Father James (Brendan Gleeson) sits in the confession stall at his church. All is dark, except for a patch of golden light that illuminates his face. On the other side, an unseen man begins his confession. He explains to James that a priest molested him when he was a child, a traumatic experience that happened more than once. He then tells James that he’s going to kill him that Sunday.
James’face switches from an expression of patience and understanding, to one of confusion and semi-panic.
James has done nothing wrong — just about everyone in his flock has something good to say about him — and he’s certainly never molested anyone, but it doesn’t matter. The man has made his mind up. He hates James, what he represents and the role he holds in the community. And now that man wants to kill James for retribution.
So begins “Calvary,” John Michael McDonagh’s somber and skillfully made, new picture.
It’s set in a gloomy Irish town full of troubled and uncertain people. The picture’s tone is almost apocalyptic, and its characters seem ready to face the end. The impending doom slowly closes in on James, as well as on the viewer.
The screenplay — also by McDonagh, brother of fellow filmmaker Martin McDonagh — is essentially a series of one-on-one conversation between James and various members of his flock. Not surprisingly, a majority of them have problems. There’s Jack O’Brennan (Chris O’Dowd), a butcher whose wife is openly cheating on him with another man, and Michael Fitzgerald (Dylan Moran), a lonely, self-destructive millionaire. Even his daughter Fiona (Kelly Reilly) is suicidal.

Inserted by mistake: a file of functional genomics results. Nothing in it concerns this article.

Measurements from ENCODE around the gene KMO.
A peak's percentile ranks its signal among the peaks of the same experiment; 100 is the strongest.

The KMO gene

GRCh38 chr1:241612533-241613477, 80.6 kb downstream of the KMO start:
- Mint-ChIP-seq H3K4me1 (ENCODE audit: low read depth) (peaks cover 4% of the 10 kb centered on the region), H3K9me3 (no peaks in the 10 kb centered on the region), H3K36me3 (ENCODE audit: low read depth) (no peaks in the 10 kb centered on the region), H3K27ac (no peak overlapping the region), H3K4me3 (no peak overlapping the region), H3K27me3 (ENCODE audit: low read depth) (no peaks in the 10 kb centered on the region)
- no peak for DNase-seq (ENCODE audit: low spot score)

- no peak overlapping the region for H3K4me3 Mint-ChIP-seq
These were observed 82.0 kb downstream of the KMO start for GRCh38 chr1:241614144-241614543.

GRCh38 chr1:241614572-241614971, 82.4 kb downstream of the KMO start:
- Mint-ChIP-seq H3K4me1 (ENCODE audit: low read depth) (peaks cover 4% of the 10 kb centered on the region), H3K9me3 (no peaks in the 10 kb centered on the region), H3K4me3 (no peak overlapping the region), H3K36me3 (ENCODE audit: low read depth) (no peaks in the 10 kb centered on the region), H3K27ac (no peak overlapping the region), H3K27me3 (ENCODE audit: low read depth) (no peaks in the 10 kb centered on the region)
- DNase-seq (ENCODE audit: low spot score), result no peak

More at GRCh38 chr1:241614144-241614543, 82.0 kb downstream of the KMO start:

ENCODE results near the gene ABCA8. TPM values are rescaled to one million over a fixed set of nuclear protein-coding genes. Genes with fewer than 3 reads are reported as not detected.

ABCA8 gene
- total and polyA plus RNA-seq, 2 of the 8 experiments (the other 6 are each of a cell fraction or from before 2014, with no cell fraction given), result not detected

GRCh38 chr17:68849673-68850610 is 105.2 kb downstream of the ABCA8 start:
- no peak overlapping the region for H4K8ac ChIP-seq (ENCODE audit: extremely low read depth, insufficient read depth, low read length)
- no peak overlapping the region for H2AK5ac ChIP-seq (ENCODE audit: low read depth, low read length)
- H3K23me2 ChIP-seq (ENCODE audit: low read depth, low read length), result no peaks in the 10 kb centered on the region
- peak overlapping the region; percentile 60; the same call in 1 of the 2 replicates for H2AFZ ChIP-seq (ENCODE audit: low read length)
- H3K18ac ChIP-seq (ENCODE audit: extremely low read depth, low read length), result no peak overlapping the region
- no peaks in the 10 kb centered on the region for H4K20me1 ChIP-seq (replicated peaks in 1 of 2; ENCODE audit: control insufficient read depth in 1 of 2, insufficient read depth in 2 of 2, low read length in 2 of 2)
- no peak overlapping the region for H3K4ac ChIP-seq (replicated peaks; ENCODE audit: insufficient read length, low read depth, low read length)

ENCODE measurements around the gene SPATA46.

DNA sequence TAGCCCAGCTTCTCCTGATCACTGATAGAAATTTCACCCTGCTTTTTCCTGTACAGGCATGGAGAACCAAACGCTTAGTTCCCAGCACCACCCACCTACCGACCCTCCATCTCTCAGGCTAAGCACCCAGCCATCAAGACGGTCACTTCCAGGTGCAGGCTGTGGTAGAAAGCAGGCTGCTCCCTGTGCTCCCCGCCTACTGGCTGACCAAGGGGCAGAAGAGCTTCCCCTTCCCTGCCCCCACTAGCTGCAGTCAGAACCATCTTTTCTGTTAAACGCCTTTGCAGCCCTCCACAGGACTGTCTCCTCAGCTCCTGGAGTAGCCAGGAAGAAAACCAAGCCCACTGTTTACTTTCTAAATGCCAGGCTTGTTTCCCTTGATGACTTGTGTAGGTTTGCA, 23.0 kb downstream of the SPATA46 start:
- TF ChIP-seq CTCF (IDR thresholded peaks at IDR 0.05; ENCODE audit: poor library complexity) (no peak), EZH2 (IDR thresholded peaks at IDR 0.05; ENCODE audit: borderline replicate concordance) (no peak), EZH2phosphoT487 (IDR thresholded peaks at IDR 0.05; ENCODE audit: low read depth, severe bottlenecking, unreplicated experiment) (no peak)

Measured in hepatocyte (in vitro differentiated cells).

Sometimes, they seek James out for help; sometimes, James seeks them out. Either way, the flock members don’t really seem to respond to him. Instead, they use the opportunity to give James their pessimistic take on the topics of faith, religion and life in general.
“Calvary” is very much a writer’s movie, dialogue-driven. Just about everyone has a profound insight of some kind, even the lowly hospital worker or the gay prostitute. The nihilism and utter hopelessness can get slightly fatiguing.
At the center of this dark drama is Gleeson’s performance. His performance in “Calvary” easily ranks among his best, most complex. It’s one of great-understated power.
The character of Father James is a peculiar mix of optimism and pessimism. We find out early on that he knows who’s trying to kill him and yet doesn’t do anything about it. He continues to try to help people the best way he can, even if they don’t want it.
“Calvary” is an impressive film, featuring a phenomenal lead performance, but it’s also awfully bleak. The talky nature and deliberate pace also will not interest the general audience. It’s one of those well-made, intelligent movies that I will most likely never watch again.